Haruhi Episode 08 Review
Featuring an immediate surprise.
Why I watched it:
If you find yourself in a hole, it's in your best interest to stop digging. Trouble is, this hole is digging itself, and trying to get out of it would get my fingernails dirty. I can't stand that. I believe I'll just sit down and wait and see if the hole gets smaller, until such time as I find myself able to jump out of it.
How it works:
The exciting conclusion to the epic murder duology is afoot. It turns out there was no murder. Oh no! Also, if you're reading this review before you watch the show, I believe you should be aware that the only way to properly judge art is to judge it in its entirety, without the notion of "spoilers" or any such self-censorship, because judging arbitrary portions of a work leads to an incomplete opinion of it, and as such is incomplete. This isn't to say that the reviewer is obliged to go over the work in exhaustive detail, but must express to the user the entirety of the work which allowed him to come to that opinion.
The Gang reacts to the villa owner's murder, trying to solve it, as you do. The words of the day are "Closed circle", an event where the only people who can affect a situation are the people in the situation themselves. God can't save you now, not that He would, that lazy cunt. Oh wait, Haruhi is God. It turns out she does save them, as she uncovers the ruse cruise that the entire murder was an act put on by the manors in order for a bit of entertainment. So nobody dies - we wouldn't want that to happen in our good Christian anime.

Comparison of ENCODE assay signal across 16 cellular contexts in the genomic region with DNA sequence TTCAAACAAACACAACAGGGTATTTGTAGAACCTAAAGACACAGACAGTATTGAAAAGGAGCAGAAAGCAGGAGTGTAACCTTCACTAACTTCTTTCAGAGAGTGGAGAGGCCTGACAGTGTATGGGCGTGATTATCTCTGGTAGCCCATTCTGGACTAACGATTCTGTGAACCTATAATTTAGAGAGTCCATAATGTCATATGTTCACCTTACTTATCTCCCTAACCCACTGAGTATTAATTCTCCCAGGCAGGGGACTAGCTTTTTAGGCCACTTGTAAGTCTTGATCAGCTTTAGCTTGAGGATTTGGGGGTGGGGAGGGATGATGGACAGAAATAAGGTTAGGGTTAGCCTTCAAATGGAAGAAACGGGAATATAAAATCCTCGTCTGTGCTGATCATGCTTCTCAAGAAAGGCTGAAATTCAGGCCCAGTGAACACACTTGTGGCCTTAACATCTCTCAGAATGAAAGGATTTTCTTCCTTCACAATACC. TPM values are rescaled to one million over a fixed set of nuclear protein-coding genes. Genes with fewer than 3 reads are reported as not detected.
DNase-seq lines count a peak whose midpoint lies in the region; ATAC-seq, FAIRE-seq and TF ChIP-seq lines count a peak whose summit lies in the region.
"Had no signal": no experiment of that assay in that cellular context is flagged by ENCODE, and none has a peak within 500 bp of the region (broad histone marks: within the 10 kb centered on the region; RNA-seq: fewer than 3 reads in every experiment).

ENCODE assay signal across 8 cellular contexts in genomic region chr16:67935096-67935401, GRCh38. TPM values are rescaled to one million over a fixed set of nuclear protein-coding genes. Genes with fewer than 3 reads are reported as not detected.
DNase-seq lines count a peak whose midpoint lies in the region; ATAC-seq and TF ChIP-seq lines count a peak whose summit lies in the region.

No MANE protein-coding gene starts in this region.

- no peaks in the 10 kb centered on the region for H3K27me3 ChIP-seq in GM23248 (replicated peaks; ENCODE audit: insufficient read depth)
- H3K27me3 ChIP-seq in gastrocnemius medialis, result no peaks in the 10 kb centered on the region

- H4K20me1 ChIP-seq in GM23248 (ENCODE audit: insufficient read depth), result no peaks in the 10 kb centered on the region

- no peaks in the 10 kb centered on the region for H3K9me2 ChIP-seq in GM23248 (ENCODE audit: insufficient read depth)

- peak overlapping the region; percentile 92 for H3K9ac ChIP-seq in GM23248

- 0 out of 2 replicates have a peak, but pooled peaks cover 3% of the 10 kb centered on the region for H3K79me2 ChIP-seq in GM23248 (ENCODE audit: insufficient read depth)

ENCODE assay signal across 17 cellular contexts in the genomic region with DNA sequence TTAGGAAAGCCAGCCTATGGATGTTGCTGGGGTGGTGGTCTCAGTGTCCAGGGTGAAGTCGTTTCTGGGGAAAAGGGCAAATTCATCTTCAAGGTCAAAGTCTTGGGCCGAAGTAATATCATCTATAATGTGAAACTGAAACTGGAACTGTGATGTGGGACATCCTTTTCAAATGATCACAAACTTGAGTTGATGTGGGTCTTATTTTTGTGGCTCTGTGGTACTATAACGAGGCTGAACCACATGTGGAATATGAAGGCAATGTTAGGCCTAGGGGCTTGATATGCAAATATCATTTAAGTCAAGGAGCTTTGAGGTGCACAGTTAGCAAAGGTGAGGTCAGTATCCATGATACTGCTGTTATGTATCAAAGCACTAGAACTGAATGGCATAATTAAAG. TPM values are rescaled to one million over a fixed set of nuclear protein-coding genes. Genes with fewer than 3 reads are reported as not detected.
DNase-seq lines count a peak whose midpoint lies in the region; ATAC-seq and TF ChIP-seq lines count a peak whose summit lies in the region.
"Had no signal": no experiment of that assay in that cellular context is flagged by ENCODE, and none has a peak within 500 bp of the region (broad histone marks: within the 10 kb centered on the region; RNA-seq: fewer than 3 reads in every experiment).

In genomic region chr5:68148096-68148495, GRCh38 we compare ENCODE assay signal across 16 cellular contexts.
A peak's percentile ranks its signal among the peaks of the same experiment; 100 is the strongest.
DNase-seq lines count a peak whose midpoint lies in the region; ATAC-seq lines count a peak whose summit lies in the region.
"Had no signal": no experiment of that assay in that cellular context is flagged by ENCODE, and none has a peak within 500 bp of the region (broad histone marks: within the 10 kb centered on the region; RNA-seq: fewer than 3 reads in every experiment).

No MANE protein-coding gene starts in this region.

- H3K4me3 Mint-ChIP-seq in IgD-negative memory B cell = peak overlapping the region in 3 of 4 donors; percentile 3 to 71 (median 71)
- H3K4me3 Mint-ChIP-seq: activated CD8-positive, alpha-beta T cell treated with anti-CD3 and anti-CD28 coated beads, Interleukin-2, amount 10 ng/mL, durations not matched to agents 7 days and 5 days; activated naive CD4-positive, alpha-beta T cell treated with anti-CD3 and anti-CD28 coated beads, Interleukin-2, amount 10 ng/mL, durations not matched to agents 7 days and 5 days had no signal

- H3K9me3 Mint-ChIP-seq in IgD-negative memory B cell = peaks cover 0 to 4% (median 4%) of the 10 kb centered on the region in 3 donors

But wait - she was bamboozled! It turns out that Itsuki, who is now turning out to be more vital to the anime than God, set her up the bomb and used his agency to set up the murder, placating her yet again. Despite this, she seems to be truly worried about the idea that somebody would have actually been killed. I guess she isn't a complete monster, but this line of reasoning is like "Your dad yells at his wife for six hours straight, but they never hit each other, so they aren't an abusive couple". You're still a twat, Haruhi, and I'm not giving you credit for what you're supposed to feel when somebody fucking dies.
What I felt:
Interesting though that I still feel some interest in her and Kyon as people, as I find it endlessly fascinating how he deals with her. The scene where they go out in the storm, hold hands to avoid getting lost, then end up in a cave as they talk about the murder implies just how close they've gotten to each other. That's a closed-finger hand-hold. Not wrists, not palms, but fingers intertwined. And Haruhi was the one who initiated it. I have my doubts this relationship will go anywhere romantic, but the anime sure as SIN is implying it.